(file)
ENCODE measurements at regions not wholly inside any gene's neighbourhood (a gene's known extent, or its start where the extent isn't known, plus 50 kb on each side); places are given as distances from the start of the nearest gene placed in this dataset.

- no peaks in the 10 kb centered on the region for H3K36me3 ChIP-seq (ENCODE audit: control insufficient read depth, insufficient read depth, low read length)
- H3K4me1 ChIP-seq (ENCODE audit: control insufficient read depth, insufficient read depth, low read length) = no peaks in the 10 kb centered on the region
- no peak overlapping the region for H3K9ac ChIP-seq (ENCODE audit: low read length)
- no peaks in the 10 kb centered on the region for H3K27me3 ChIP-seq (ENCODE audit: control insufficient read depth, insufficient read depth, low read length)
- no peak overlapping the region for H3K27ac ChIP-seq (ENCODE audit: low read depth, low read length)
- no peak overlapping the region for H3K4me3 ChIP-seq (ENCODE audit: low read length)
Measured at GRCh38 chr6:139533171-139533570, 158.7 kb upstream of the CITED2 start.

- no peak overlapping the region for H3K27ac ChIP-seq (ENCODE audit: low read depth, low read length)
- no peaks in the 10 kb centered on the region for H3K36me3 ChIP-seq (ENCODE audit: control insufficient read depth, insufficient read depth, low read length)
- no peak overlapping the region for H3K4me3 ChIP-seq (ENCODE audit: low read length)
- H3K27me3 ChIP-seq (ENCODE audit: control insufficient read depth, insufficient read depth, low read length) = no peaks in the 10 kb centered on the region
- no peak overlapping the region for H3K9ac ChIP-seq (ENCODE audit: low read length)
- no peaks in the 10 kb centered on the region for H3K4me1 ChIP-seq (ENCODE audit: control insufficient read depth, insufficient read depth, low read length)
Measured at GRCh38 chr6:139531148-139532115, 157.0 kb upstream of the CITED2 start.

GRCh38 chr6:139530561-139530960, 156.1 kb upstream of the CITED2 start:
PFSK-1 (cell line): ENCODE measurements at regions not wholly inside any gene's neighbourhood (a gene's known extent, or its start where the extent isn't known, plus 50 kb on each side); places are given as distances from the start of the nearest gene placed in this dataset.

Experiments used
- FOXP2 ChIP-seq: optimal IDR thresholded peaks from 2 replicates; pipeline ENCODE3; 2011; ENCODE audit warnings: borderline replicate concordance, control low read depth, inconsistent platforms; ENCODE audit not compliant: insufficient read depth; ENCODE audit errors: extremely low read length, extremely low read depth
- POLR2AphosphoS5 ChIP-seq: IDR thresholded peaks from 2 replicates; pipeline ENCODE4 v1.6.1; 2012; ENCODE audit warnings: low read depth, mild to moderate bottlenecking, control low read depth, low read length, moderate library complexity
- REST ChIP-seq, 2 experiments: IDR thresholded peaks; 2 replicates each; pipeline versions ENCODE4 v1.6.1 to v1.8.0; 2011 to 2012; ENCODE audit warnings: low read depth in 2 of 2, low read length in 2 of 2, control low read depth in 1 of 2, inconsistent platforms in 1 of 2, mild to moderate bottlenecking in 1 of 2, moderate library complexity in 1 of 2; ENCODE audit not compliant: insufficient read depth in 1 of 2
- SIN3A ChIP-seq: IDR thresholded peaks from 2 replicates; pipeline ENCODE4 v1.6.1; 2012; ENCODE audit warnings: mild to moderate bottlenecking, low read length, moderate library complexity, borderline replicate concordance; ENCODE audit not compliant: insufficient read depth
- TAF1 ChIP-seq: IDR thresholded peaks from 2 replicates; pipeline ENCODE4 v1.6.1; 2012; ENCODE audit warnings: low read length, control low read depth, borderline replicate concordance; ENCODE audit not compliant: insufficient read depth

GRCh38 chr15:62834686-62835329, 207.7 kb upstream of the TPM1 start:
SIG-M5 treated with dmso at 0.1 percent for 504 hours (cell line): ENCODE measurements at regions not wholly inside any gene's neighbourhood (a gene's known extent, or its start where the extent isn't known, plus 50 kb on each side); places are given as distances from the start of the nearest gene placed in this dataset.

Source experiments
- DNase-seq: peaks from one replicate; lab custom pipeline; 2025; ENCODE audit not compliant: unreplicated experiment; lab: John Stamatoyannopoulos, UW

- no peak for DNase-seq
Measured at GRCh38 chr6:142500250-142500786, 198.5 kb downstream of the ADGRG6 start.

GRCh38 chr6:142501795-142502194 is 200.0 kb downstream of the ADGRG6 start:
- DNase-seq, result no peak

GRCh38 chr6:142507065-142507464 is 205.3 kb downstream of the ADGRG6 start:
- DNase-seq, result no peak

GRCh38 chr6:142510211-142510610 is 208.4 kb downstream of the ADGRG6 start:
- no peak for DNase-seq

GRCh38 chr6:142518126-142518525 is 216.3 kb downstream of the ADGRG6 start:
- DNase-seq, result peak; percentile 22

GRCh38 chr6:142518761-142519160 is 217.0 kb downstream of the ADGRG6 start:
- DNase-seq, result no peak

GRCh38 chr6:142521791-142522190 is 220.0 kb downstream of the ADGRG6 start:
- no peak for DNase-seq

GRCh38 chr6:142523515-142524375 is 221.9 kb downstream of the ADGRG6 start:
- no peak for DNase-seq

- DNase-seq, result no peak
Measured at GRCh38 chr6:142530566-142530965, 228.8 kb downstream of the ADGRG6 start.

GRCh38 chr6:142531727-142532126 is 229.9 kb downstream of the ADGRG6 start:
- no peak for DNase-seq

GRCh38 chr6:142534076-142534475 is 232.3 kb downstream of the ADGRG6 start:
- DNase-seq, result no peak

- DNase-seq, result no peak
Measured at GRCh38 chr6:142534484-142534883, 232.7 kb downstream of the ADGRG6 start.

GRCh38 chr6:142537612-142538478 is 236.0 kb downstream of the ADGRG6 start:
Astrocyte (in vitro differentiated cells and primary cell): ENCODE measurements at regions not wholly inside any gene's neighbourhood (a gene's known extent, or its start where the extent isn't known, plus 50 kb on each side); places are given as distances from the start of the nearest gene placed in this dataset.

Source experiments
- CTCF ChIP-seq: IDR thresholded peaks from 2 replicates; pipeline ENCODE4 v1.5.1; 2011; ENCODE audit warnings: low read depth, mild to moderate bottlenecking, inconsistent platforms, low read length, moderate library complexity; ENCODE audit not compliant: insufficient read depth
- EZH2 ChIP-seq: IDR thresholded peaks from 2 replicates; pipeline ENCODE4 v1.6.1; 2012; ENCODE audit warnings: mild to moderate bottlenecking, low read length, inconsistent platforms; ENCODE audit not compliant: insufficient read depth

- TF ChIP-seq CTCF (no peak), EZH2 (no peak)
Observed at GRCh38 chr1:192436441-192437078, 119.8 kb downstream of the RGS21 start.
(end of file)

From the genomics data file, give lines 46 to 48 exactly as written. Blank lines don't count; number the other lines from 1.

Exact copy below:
GRCh38 chr6:142531727-142532126 is 229.9 kb downstream of the ADGRG6 start:
- no peak for DNase-seq

GRCh38 chr6:142534076-142534475 is 232.3 kb downstream of the ADGRG6 start: